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Sunday, June 23, 2024

Public service threatens strikes

Unions announced 30,000 government workers could take strike action from Monday morning if no wage settlement can be reached through mediation. The strike has the potential to affect kindergartens, schools, prisons, courthouses, police, customs stations, traffic stations, the tax office and the defense force.

Education and Research Minister Torbjørn Røe Isaksen visited Heer kindergarten in Drøbak last week. If strike action goes ahead on Monday thousands of state, municipal and Oslo government employees could be taken off the job, which would have immediate impacts on kindergartens and schools. PHOTO: Kunnskapsdepartementet
Education and Research Minister Torbjørn Røe Isaksen visited Heer kindergarten in Drøbak last week. If strike action goes ahead on Monday thousands of state, municipal and Oslo government employees could be taken off the job, which would have immediate impacts on kindergartens and schools. PHOTO: Kunnskapsdepartementet

The mediation deadline for parties in both the state and municipal government talks is midnight on Sunday, reported newspaper Aftenposten. Wage negotiations between the employers and unions broke down at the end of April. Workers want a pay rise of 3.8 percent, which is more than the 3.3 percent increase negotiated by the industrial unions last month. The industrial negotiations are the first major labour talks annually, and tend to set the tone for the rest of the organized Norwegian workforce’s negotiations.

The negotiations involve four of Norway’s major labour confederations – LO, Unio, YS and Akademikerne – which represent workers at the state, municipal and Oslo levels of government. On Wednesday they said they may together withdraw a total of 10,715 state public servants, 17,100 municipal workers, and 2,264 City of Oslo staff, if strike action eventuated.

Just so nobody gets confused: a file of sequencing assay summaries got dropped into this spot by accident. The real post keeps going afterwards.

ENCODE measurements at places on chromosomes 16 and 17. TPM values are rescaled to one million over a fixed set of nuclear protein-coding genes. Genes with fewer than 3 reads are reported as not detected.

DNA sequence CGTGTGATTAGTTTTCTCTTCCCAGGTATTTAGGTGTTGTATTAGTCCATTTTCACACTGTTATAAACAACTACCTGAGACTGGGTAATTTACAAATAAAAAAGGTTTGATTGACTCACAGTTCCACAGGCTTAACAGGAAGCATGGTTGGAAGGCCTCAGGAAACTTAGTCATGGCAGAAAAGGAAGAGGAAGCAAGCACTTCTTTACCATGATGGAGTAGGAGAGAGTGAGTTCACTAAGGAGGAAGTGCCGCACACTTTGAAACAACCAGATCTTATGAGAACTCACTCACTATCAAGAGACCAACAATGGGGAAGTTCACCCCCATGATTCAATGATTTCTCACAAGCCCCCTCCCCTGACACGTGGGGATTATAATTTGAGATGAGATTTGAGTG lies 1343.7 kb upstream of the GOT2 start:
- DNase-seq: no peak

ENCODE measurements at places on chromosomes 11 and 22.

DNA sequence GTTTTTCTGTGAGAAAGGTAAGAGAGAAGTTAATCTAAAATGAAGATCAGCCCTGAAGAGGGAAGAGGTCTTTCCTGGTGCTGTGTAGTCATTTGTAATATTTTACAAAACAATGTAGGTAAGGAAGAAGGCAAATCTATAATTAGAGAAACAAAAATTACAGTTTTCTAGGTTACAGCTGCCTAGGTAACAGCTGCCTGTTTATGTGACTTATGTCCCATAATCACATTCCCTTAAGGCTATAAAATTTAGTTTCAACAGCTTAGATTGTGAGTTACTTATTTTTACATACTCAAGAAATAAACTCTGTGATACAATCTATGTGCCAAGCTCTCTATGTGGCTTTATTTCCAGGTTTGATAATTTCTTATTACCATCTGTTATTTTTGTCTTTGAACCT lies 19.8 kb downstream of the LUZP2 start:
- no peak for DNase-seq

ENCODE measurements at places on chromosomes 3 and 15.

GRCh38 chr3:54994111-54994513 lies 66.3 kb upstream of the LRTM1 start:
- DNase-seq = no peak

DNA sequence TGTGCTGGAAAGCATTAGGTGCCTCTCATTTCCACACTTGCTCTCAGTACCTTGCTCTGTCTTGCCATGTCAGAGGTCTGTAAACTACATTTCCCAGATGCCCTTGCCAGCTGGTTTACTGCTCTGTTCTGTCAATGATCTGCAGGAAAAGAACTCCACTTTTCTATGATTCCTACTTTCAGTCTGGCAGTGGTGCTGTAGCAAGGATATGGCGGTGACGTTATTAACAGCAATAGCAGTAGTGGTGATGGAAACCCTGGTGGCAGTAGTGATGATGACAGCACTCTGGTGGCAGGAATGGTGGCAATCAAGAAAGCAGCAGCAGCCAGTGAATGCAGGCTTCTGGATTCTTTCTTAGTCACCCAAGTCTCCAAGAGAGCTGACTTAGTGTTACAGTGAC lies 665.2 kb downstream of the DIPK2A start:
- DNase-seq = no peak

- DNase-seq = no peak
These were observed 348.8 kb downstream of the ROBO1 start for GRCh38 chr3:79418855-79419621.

Serious impact
It’s possible some of the unions could reach a negotiated agreement with the government, while others could still take stop-work action. The potential consequences include prisoners being released, the temporary closure of kindergartens and schools, and significant delays processing this year’s tax settlements.

For instance, YS warned that it may withdraw staff from Bjørgvin prison near Bergen, meaning 90 prisoners would be discharged on leave or shifted to other jails. Last time a strike hit the prison two years ago, there were eight serious breaches of leave by prisoners, reported Norwegian Broadcasting (NRK). “Five people were jailed for new crimes, where one of the cases was a violent episode,” said prison director Harald Åsaune.

Kindergartens, schools and universities in Fredrikstad, Skedsmo, Tønsberg, Porsgrunn, Sandnes, Stavanger, Bergen, Molde, Trondheim, Steinkjer, Alta and Oslo could be affected. Teachers’ wages and working hours are central to the negotiation. Municipal employers’ organization KS wants them to work 45 weeks a year instead of the current 39, but with the same number of total work hours. This would mean less vacation time, which the unions refused to accept.

The impact could also reach nursing homes, home visits by nurses, occupational therapy and physiotherapy, and municipal administration. Solveig Kopperstad Bratseth from the nurses union told NRK a solution through mediation was still the goal, but the union was prepared if no agreement could be reached. “It is the employer that has the responsibility of maintaining adequate staffing that meets the patients’ needs,” she said. “If they believe there is a danger to life and health, they can apply for an exemption.” She said health concerns were taken into account when choosing the institutions to be involved in a possible strike.